Tax Credits for Masonry Heaters

We think that there are no current US federal-level tax credits for the installation of masonry heaters.  We do not know about any specific state-level programs either.  If you know of any examples to draw resources from, please let us know!

Here is a tiny step of progress towards having Masonry Heaters recognized as legitimate modern local biomass fuel burning appliances:

Letter to Jeff Merkley Re BTU Act


Response from Merkeley

Tulikivi TTU 2700 – Large & Versatile Masonry Heater

The Tulikivi TTU 2700 series is powerful and versatile.  It comes with an extra-large firebox option which was designed specifically for the North American market.  Model options include bake ovens facing either way, the addition of a second firebox door to make a see-through firebox, and both pre-designed as well as custom bench solutions.  The TTU 2700 is a top-exit model which means it usually has a chimney coming straight up off the top.

Download Firespeaking’s Tulikivi TTU2700 Model Guide

TTU 2700/5 Square in a European home.

TTU 2700/5 with Custom 2-Sided Bench by Mid-Atlantic Heat.

TTU 2700 Custom by Warmstone Heat.

TTU 2700/2

Assistant Position

Currently taking applications as of February 21, 2018

Firespeaking is looking for an assistant to join our team.  Our work is creative and rewarding and involves an almost daily fusion of form and function.  It is very detail oriented and includes a wide-ranging skillset including masonry, metal work, carpentry, ceramics and design.

This assistant position is partly influenced and molded by the individual seeking the position.

We are looking for someone who can carry out the responsibilities of assistant on masonry heater and wood-fired oven builds in the field.  When not working on projects in the field, the assistant would be working in our shop, especially on metalwork for products that we have developed.  To the degree that the candidate is skilled and/or interested, there is also potential for gaining experience with the day-to-day tasks of running an innovative business such as website development, answering the phone, office organization, CAD design work using Sketchup and bookkeeping.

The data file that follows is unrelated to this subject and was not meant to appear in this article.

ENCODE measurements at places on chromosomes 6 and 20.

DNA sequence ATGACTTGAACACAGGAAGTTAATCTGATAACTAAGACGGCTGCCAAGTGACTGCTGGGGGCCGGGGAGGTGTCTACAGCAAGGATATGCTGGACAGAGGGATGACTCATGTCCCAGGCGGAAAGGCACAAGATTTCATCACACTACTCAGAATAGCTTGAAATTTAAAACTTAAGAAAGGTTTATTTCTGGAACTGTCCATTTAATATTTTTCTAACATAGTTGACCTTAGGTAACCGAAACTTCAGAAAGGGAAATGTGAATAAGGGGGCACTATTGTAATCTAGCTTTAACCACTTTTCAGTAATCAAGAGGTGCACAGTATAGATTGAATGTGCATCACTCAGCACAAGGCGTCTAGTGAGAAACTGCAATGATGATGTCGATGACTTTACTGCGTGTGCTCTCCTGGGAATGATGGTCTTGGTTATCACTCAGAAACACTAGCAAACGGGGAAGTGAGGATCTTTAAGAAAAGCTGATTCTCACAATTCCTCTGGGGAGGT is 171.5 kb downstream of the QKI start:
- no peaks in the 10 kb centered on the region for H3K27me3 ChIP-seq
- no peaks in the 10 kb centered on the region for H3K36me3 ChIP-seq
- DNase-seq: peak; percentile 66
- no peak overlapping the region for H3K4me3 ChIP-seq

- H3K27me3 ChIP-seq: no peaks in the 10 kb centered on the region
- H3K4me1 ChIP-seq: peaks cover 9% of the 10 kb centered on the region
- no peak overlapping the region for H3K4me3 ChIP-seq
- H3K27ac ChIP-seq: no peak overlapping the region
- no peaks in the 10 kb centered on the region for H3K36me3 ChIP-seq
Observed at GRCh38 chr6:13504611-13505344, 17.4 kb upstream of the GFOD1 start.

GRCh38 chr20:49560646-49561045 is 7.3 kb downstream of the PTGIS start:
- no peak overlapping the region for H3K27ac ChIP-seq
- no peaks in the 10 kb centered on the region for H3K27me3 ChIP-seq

While none of these specific skills are necessarily required for the position and can be acquired through on-the-job training, some experience in the rigor and discipline of craft and construction is necessary.  The most important asset is a keen interest in the kind of work that we do and motivation to get good at it.

This position could be filled by someone already residing in Eugene looking for a long term employment relationship or someone interested in moving to Eugene for a 1-3 year apprenticeship experience which would prepare them for engaging in similar business in another location.  We po have accommodations on-site (Long Table Farm) which can be an ideal live-in experience for the candidate.

Initial pay ranges between $10-$20/hr. depending on experience.  Previous bricklaying or metal working experience is an especially strong asset for a candidate. Our work load does vary between 20 and 40 hrs/week depending on whether we are on a project or not. For this reason, it is great if the candidate appreciates having some flexibility to also pursue his or her own interests or activities in parallel to working for Firespeaking or is interested in farm work to ensure full work weeks.

If you are interested, please use our contact form to send a letter of introduction.

Shop Cabin Stove Process Photos

These photos document the build process of the Shop Cabin Stove.  This is a project in continuous development. The best way to receive updates is to join our mailing list. This documentation is provided on an open-source basis.

You can derive a lot from knowing that the bricks lay out to a modular 4″ x 8″ x 2 3/4″ layout, the fire brick are 4 1/2″ x 9″ x 2 1/4″, and the firebrick splits are 4 1/2″ x 9″ x 1 1/4″.  We will shortly be providing hardware for the cabin stove. In the mean time, I recommend Northstone Heat Supply for hardware.  The next iteration of the Cabin Stove will be simpler to build and designed around readily available hardware.  As stated, the very best way to stay involved with this project is to join our mailing list.

This is a cleanout door which services both horizontal passages. It is not an air-intake.